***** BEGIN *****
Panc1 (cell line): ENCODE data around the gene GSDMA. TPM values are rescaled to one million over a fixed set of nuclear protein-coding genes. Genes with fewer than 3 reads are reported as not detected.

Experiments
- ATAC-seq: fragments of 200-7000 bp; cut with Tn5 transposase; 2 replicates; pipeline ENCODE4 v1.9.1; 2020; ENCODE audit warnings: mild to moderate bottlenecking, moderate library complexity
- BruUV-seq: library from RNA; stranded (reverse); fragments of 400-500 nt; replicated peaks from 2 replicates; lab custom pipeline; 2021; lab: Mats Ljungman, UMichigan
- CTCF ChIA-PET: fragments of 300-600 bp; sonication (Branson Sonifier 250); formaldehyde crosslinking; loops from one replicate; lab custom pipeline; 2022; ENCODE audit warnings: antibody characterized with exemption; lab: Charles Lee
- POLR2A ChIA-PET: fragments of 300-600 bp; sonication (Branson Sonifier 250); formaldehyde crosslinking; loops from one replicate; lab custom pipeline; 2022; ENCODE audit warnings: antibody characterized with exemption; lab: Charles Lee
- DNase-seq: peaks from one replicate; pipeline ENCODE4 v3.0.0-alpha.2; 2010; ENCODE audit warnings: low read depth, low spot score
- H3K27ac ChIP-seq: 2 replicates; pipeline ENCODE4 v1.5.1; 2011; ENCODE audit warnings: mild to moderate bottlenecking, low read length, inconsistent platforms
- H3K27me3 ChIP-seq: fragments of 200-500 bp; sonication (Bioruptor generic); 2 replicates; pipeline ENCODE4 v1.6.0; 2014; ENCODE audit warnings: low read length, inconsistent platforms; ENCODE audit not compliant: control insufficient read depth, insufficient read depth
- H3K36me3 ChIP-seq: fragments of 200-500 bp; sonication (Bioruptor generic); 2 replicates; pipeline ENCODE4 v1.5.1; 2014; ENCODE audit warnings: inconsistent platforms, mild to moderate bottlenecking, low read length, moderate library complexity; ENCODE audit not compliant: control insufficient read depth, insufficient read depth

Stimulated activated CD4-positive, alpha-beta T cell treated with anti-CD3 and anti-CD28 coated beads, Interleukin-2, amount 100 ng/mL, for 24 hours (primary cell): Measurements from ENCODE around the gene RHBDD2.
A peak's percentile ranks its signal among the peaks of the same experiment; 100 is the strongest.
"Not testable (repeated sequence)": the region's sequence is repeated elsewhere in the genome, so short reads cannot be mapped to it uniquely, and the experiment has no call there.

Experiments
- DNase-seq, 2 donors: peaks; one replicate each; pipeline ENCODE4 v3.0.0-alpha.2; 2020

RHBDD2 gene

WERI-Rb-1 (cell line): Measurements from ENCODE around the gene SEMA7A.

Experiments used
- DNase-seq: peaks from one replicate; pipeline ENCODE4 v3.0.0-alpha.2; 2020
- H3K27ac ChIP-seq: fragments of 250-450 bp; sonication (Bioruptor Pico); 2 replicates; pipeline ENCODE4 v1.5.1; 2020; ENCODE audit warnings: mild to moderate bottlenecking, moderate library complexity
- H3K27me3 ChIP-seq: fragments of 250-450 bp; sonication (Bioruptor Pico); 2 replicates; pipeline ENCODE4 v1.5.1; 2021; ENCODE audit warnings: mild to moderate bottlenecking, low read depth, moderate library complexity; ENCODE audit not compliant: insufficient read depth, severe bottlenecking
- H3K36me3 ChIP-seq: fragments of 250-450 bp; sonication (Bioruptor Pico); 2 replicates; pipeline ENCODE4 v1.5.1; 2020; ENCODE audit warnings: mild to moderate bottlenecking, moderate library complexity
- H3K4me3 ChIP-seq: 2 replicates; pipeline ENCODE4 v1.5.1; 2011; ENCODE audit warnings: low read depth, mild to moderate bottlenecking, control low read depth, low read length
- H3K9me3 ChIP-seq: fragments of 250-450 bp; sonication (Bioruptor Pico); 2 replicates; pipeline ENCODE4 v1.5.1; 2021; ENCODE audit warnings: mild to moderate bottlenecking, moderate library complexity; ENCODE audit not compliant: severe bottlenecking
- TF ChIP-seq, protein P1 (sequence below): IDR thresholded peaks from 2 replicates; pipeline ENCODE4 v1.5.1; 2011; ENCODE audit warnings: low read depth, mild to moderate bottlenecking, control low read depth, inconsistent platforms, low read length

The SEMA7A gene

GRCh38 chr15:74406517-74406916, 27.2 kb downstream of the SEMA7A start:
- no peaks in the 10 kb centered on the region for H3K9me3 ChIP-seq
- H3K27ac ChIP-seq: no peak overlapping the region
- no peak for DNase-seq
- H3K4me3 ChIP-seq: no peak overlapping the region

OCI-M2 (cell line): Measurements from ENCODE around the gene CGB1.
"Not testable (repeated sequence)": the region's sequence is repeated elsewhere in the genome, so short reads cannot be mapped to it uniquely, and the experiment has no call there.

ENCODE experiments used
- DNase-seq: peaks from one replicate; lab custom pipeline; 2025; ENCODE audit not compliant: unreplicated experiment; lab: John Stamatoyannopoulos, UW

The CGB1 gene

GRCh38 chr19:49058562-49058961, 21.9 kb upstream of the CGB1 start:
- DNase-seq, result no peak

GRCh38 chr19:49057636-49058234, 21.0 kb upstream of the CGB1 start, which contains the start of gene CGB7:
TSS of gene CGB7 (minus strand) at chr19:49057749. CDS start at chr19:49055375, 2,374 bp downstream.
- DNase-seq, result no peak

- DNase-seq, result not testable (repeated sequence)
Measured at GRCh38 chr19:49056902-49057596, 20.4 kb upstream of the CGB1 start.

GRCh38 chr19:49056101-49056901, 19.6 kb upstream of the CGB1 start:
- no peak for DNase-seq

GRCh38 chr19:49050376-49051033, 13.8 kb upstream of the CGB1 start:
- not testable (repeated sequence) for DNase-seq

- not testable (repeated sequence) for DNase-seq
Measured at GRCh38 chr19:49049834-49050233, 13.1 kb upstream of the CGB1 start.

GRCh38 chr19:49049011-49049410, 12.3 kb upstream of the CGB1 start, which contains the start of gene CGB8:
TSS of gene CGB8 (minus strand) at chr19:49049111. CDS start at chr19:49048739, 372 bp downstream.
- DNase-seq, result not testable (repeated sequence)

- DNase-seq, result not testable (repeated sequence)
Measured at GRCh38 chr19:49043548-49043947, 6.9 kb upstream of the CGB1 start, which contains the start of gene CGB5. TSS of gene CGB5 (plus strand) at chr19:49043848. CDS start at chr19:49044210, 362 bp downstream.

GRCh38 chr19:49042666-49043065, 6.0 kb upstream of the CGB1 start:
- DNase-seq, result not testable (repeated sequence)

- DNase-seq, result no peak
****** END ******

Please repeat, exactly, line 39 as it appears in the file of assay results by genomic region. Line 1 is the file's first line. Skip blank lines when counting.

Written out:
GRCh38 chr19:49057636-49058234, 21.0 kb upstream of the CGB1 start, which contains the start of gene CGB7: